Some people who call themselves environmentalists (there are good environmentalists and bad ones who call themselves environmentalists) will try to spin that China's nuclear power does not count because it is centrally planned. Then they say that China's solar power and wind power mean that solar power and wind have arrived even though solar and wind also are part of China's central energy plan.

The reality is that China is the single most important energy market in the world. The developing countries are where all of the economic growth is happening and where the vast majority of new energy generation is getting built. China counts for nuclear. China counts for wind and solar. So far, China has added more hydro power (like the Three Gorges dam)

The 40 GW of solar power is cheered by Cleantechnica and is proof that solar power has arrived.

Amory Lovins is a considered an energy expert by green environmentalists.

In 2008 Amory Lovins said - In 2006 distributed renewables alone got $56 billion of private risk capital while nuclear as usual got zero—it's only bought by central planners. Nuclear added less capacity than photovoltaics and a 10th of what wind power added. Even in China, which has ambitious nuclear goals, they already have seven times as much distributed renewable as nuclear capacity, and it's growing seven times faster.

NOTE- Lovins combines multiple lies (or more politely confusing spin). He classifies smaller natural gas power units as distributed micropower. Below you can see that nuclear power generation is about equal to wind and solar. So the growing seven times faster was kw and not kwh and some additional playing with numbers and definitions that do not represent reality.

China's power generation in 2012

China's generating capacity in 2012 was 4977.4 TWh, an increase of 5.2%
Hydro generating 864.1 TWh, an increase of 29.3%;
Thermal power (mainly coal) 3910.8 TWh up by 0.3%
Nuclear power 98.2 TWh, up by 12.6%
Wind power 100.4 TWh, up 35.5%
Solar power generation 3.5 TWh, up by 414%.

3676 kwh / year per capita power generation for about 40% in developed countries.

Google, Baidu, Dwave Systems focused on Sparse Coding for more accurate image classification and unsupervised feature learning

Sparse coding is a hot area in the field of Deep Learning. Deep learning and sparse coding appears highly promising for increasing the accuracy of image classification and it enables a system to look at tens of millions of images and to classify the information without human supervision. Increasing the accuracy of image and voice recognition can transform the interaction and experience that people have with search systems and artificial intelligence interfaces. A highly accurate voice recognition system means that people can just talk to a computer and not need keyboards and mice. This enables efficient and transformative new form factors for devices. Google, Baidu (dominant search engine in China) and Dwave Systems (adiabatic quantum computers) are all focused on Sparse coding and deep learning.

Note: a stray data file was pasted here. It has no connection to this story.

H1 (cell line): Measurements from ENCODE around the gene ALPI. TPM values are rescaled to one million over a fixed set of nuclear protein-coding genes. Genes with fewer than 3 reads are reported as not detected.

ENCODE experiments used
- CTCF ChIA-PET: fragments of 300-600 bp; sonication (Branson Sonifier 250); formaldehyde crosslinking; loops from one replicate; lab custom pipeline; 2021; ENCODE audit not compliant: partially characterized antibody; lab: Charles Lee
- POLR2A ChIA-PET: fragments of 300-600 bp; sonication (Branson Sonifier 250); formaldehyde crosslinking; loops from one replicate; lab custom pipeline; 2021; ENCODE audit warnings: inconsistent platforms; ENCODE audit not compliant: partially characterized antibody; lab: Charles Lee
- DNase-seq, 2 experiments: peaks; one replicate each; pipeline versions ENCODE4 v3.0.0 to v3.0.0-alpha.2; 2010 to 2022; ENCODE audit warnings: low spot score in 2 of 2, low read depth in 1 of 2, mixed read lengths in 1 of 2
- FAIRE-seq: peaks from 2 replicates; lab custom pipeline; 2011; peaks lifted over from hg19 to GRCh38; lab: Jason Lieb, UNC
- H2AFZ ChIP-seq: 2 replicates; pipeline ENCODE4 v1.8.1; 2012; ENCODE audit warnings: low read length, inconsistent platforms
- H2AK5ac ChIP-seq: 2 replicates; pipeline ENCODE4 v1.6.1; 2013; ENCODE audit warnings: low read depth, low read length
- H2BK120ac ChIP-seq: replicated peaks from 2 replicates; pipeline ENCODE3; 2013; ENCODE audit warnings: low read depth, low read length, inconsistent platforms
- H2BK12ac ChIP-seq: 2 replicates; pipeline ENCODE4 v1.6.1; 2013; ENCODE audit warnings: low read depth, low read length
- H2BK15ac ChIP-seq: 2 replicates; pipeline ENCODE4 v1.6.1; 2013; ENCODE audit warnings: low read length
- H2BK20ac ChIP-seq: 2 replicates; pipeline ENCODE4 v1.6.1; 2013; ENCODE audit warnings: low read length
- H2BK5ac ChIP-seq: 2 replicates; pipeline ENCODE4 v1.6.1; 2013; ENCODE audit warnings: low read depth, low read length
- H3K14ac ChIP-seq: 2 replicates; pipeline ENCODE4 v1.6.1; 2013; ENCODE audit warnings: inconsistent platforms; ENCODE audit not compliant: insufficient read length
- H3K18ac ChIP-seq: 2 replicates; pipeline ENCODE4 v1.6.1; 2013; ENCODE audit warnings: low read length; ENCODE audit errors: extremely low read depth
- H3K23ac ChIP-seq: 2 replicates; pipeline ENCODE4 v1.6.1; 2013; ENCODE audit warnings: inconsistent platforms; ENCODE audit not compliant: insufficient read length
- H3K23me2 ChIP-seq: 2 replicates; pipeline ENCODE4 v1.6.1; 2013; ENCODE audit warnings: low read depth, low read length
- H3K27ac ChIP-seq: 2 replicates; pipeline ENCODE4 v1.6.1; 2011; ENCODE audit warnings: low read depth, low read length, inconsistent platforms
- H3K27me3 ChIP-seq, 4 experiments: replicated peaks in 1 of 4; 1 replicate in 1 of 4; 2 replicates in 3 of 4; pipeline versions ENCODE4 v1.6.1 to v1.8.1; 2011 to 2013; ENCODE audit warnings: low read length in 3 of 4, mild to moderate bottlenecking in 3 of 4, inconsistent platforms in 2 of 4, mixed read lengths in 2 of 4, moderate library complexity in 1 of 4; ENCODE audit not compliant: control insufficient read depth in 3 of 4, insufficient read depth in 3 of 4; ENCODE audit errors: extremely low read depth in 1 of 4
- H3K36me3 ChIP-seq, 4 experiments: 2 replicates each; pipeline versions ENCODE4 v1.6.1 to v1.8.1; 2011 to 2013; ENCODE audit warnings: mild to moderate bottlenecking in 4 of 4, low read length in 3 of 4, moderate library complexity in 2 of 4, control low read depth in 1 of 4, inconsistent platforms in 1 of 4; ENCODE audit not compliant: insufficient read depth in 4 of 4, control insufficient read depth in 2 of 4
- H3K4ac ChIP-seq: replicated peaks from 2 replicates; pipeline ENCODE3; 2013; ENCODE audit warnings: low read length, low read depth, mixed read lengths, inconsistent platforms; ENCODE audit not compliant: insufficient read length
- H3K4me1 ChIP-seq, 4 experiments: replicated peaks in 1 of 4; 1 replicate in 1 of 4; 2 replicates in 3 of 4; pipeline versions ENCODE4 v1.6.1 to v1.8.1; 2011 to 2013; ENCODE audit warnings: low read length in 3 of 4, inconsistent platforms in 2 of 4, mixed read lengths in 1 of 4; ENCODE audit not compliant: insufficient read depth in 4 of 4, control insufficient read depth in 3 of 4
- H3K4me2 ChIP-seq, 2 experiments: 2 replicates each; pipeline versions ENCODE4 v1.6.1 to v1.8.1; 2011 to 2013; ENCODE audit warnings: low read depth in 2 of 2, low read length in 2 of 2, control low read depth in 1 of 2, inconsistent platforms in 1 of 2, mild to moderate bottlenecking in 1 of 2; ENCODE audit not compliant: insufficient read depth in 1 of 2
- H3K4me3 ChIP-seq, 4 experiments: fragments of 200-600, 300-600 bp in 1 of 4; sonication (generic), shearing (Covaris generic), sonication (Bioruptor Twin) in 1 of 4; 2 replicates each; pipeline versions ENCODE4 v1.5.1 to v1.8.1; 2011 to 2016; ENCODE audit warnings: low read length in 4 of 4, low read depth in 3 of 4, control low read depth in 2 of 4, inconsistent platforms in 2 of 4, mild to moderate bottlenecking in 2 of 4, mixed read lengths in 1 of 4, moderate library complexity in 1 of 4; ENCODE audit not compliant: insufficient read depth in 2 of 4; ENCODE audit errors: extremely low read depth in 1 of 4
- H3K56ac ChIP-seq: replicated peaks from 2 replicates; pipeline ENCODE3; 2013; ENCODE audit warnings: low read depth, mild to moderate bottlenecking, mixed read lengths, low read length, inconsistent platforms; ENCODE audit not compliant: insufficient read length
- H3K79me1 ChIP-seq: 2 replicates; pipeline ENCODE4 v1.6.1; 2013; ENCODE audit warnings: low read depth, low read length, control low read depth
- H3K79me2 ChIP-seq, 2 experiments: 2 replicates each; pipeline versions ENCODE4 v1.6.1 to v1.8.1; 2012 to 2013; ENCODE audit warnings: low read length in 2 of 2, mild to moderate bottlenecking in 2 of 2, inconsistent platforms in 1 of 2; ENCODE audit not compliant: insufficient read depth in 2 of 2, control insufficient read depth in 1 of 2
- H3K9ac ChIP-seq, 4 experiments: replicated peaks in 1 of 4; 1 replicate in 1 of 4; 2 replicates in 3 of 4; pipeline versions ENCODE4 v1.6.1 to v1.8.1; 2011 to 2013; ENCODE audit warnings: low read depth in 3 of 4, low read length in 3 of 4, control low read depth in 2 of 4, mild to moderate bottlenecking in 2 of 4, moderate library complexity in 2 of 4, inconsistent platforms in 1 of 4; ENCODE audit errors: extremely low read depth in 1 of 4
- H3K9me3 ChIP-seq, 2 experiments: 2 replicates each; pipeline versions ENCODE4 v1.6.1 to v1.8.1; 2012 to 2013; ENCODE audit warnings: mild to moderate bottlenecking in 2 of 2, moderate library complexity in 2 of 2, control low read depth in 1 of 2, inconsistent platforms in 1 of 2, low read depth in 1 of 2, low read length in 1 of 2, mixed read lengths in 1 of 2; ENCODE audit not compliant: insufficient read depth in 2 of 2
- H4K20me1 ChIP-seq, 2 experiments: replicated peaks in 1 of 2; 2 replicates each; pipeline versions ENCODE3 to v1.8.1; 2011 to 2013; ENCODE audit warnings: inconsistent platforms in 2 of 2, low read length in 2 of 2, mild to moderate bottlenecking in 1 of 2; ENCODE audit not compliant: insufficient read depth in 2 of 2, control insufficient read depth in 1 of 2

Dwave systems has a 512 qubit adiabatic quantum computer. They recently wrote up how to solve sparse coding using the Dwave system. The results are comparable to the best conventional systems. If Dwave systems are scaled to 2000 qubits the speed gain expected would be about 500,000 times. This would suggest that Dwave would be the fastest systems for important aspects of artificial intelligence and machine learning.

Dwave used the PiCloud python libraries, which allows us to run hundreds or thousands of parallel jobs to perform the optimization over the weights. As a rough estimate, for the optimization problems generated by MNIST, each optimization using FSS takes about 30 milliseconds, and there are 60,000 of these per iteration of the block descent procedure. If we run serially this is about 30 minutes per iteration. If we use 100 cores, we can send 600 jobs to each core, and get about 100x speed-up, taking the time down to about 20 seconds.

As an interesting aside, Dwave find that our own Python implementation of FSS is about the same in terms of performance as the original MATLAB code provided by Honglak Lee. This was a little surprising as the core computations run in highly optimized compiled code inside MATLAB. This is evidence that the routines within numpy are competitive with MATLAB’s versions for the core FSS computations.

Deep Learning

Deep learning is a sub-field of machine learning (artificial intelligence) that is based on learning several levels of representations, corresponding to a hierarchy of features or factors or concepts, where higher-level concepts are defined from lower-level ones, and the same lower-level concepts can help to define many higher-level concepts.